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WASHINGTON, D.C. — The Justice Department today advised five groups of anesthesiologists based in Orange County, California, that it would not approve their proposal to deal jointly through a single price-setting unit with managed health care plans since it would likely result in higher health care costs without any countervailing procompetitive benefits.

The Department's position was stated in a business review letter from Anne K. Bingaman, Assistant Attorney General in charge of the Antitrust Division, to counsel for Orange Los Angeles Medical Group Inc.

"This proposal would have significantly reduced the number of anesthesia groups available to meet the needs of major hospitals and price-sensitive managed care plans in Orange County," said Bingaman.

The Department determined that in Orange County, the relevant service area for analyzing the proposal, there is only one other integrated hospital-based anesthesia group that is a reasonable alternative to the five Orange Los Angeles Medical Groups for the hospitals currently using those groups' anesthesiology services. Thus, the formation of Orange Los Angeles Medical Group would have reduced from six to two the number of competitors able to serve local hospitals seeking high-quality group anesthesia services. It also would have deprived price-sensitive customers--primary provider organizations and managed-care health plans--of the ability to seek more competitive anesthesiology prices by redirecting their enrollees among the six major Orange County hospitals served by the groups that had planned to form Orange Los Angeles Medical Group.

Bingaman pointed out that the Department strongly supports the formation of physician-controlled groups when they are structured in a way that cuts costs or improves patient care.

"We have issued favorable business review letters to many proposed physician joint ventures, and will continue to do so, but this proposal poses the threat of higher prices for health care while not offering cost savings or other efficiencies," said Bingaman.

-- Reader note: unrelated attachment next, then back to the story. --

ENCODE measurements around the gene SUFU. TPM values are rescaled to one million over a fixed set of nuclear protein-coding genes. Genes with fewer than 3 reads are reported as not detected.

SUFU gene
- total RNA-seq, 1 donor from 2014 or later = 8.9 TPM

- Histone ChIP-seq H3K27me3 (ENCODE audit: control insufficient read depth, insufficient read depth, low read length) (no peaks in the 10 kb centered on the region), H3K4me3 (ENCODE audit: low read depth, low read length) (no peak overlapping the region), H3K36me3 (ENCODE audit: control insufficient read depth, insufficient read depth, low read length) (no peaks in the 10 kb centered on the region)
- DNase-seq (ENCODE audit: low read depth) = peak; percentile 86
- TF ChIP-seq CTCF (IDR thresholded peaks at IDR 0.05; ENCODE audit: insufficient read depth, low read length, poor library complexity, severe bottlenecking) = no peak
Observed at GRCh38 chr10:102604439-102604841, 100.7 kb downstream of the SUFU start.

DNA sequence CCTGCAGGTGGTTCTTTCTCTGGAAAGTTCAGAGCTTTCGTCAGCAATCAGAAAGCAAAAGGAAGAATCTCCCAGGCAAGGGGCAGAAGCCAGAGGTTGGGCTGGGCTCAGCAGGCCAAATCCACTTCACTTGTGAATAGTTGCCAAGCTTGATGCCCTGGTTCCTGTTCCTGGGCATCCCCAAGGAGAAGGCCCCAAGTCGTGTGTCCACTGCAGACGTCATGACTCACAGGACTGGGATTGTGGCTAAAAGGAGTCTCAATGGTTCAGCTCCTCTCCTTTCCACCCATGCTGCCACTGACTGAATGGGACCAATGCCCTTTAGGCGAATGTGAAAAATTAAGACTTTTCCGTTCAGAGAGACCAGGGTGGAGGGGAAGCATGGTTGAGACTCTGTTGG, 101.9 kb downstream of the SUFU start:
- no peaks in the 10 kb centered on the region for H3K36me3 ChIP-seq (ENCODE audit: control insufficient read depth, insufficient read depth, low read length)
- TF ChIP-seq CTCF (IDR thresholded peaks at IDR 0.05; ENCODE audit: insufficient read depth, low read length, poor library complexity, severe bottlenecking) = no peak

Among the many business review letters in the health care area issued by the Department in the last two years, 13 involved physician networks of some kind. Only one other letter has been negative.

Each of the five groups proposing to deal collectively with buyers is a large, financially integrated, hospital-based medical practice. Each is the exclusive or dominant supplier of anesthesia services at the hospitals it serves. The proposal stated that each of the five groups would have continued to do business independently with uninsured patients and with patients covered by traditional indemnity insurance. All five groups, however, would have negotiated with managed-care plans exclusively through Orange Los Angeles Medical Group, offering buyers a unified price schedule.

The Department learned that each of the hospitals currently served by an anesthesia group planning to join Orange Los Angeles Medical Group would strongly resist replacement of its present anesthesia group with an open staff system, with another group that lacked adequate medical or management experience, or with a group that did not enjoy the confidence of the hospital's surgeons.

The Department also concluded that new anesthesia groups were unlikely to enter the area in numbers adequate to offset the substantial reduction in competition that would be caused by the formation of Orange Los Angeles Medical Group.

Under the Department's business review procedure, a person or organization may submit a proposed action to the Antitrust Division and receive a statement as to whether the Division will challenge the action under the antitrust laws.

A file containing the business review request and the Department's response may be examined in the Legal Procedure Unit of the Antitrust Division, Room 215 North, Liberty Place, Washington, D.C. 20530. After a 30-day waiting period, the documents supporting the business review will be added to the file.